On March 13, 2013, the Catholic Church learned who would be the new Pope after Benedict XVI resigned from the Chair of St. Peter. It took 2013 years since the birth of Jesus Christ and 521 years since the discovery of America for a Pontiff to arrive in Rome from the New World.
Francis was received with enthusiasm by the press—which during his predecessor’s pontificate professed an almost homogeneous contempt for the Vatican. Francis opened a new chapter and created expectations of change that today, nine years later, need to be studied.
Benedict XVI’s resignation—prompted in part by a corrupt Curia which his age did not allow him to confront—made it clear that the Vatican, as we had come to know it, needed to change. Francis has managed to restructure dicasteries and institutions to simplify the stagnant Vatican bureaucracy, but in his struggle he has encountered more powerful internal resistance than he had imagined.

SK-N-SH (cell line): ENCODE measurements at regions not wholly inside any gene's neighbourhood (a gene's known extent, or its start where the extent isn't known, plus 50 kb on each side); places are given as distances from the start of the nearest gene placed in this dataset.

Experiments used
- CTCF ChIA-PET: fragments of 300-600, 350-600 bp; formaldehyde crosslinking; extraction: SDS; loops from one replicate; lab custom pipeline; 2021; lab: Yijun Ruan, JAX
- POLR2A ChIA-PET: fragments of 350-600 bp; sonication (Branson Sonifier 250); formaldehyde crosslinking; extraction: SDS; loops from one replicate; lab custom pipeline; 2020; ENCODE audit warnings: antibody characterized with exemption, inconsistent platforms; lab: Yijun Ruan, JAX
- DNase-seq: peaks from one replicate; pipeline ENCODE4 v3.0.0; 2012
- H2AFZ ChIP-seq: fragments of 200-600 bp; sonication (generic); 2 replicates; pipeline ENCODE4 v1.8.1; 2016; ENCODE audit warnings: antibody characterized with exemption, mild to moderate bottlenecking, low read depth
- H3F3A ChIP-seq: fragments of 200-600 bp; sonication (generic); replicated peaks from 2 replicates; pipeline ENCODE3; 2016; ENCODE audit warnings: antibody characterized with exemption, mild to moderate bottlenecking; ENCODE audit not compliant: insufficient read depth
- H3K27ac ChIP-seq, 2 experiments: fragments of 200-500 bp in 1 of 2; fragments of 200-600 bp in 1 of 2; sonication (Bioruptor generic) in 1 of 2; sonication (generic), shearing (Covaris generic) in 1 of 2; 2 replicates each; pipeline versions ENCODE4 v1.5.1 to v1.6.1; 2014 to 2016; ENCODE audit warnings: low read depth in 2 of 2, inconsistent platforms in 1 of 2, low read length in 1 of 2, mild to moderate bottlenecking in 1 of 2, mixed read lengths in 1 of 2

I have to admit that during his pontificate the “zero tolerance” line on child-abusing priests has hardened. The Church has reiterated its shame at the crimes of numerous clerics and has apologized to victims, trying to put behind it the chapter of secrecy that exploded in Benedict XVI’s hands.
Many feel that Francis’ time at the head of the Petrine ministry has left positive changes for the Catholic Church, but there is one aspect that was rather disappointing: his foreign policy as head of state towards Latin American dictatorships has been so weak that the victims of tyrants have felt abandoned by the Pope. That is perhaps his big difference with St. John Paul II, who fought communism in Europe to the last consequences.
Francis chose his name because Cardinal Hummes of Brazil told him after his election: “don’t forget the poor.” Hummes, a close friend of criminal Luis Inácio Lula da Silva and an advocate of the leftist agenda, tried to set the ideological tone of the pontificate from that moment on.
However, I acknowledge as a Catholic that Francis has renewed the Church to a large extent. The youth feel more welcome, the marginalized more embraced and many minorities accepted with mercy. I hope that his life and ministry will continue to bear fruit, and that one day we Latinos will see in him the Pope who defends us from those who insist on stealing our freedom.